This is yet another 8" x 8" soft-cover kids story book from HarperCollins. Featuring a 24-page full-color out-of-continuity Spider-Man story, this one starring the Molten Man.
Empire State University has just received some space rocks and meteorites, and J. Jonah Jameson of the Daily Bugle orders Peter Parker to go photograph them. Why? Because the Bugle has an interest in science? No... so that this story can happen, of course!
Peter Parker naturally changes to Spider-Man to complete his photography assignment, because... well, for no reason at all. In fact, surely completing the assignment as Spider-Man would just put his secret identity at risk - since the science guys at ESU would know that Peter Parker never went near the rock samples.
But once again it does help the story along, as the Molten Man smashes into the laboratory to steal the rock. Why? Because the Molten Man was formerly a scientist until he gained his molten powers from an identical asteroid. What powers? Well... first among Moltey's abilities must the power to burn off all his clothes except for his gold lamé swim trunks!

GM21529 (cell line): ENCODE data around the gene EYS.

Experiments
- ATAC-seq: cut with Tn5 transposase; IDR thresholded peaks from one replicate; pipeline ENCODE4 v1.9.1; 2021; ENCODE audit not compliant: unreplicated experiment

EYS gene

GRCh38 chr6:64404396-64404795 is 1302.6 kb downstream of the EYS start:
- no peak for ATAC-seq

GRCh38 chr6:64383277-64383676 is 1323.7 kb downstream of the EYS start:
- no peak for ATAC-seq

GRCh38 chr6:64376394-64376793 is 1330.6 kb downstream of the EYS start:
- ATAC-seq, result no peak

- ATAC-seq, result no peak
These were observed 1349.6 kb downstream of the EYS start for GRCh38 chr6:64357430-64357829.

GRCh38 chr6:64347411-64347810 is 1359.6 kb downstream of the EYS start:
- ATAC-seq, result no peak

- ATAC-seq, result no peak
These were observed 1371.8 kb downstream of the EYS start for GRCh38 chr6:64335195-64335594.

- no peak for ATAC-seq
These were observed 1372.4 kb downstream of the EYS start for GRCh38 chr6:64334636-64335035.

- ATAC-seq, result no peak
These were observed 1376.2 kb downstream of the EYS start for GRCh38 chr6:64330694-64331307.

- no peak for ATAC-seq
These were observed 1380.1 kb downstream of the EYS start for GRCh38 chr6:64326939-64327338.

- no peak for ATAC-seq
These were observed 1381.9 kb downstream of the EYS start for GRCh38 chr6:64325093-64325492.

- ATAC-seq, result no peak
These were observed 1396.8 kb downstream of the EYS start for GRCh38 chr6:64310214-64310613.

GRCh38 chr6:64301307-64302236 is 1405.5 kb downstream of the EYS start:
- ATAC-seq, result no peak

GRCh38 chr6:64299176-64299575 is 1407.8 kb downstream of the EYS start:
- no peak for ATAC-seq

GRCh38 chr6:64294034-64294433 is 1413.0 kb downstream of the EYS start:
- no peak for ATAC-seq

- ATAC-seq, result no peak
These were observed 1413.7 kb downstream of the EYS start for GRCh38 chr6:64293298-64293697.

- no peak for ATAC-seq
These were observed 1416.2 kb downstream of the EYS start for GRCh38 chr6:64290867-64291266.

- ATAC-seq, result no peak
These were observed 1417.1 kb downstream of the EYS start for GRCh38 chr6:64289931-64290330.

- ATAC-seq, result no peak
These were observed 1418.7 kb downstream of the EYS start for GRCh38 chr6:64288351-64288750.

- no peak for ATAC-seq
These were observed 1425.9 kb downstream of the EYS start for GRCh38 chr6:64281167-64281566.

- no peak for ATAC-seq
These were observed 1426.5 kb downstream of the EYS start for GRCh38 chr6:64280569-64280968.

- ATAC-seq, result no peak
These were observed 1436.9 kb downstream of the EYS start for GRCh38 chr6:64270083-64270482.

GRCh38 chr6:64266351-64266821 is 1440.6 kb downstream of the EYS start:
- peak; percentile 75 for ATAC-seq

Spider-Man's webbing melts before it reaches Molten Man's burning skin. So instead Spidey leads the Molten Man on a chase until he tricks M.M. into a freezer, which instantly chills the bad guy solid. Peter then returns to Jonah with photos of the space rocks, but J.J.J. yells at him for not getting pictures of the Molten Man fight instead.
Half an hour ago I just wrote a review of Spider-Sense Spider-Man: Spider-Man and the Great Holiday Chase, another Spidey picture book for kids published by Harper Collins around the same time.
The two books have much in common. Both take an existing half-hero/half-villain (Silver Sable, Molten Man) with a complex background and simplify them to a one-dimensional "bad guy". Both construct a tale based around a simple fight/chase between Spider-Man and the villain. Both are filled with senseless assumptions and inexplicable (or at least unexplained) behavior contrived purely for the convenience of advancing the oh-so-linear plot.
But there the similarity ends. "Holiday Chase" is harmless fun which carefully puts common sense aside and treats us to a childish romp. By stark contrast, "The Menace of the Molten Man" attempts to take itself a little more seriously, and in doing so loses every element of charm to which it might otherwise have laid claim.
The same faults which I could bring myself to forgive in Spider-Sense Spider-Man: Spider-Man and the Great Holiday Chase are irritating and grating in this book. Artist Andie Tong does solid work, but the text is unendearing beyond the point of any rescue.
One and a half webs.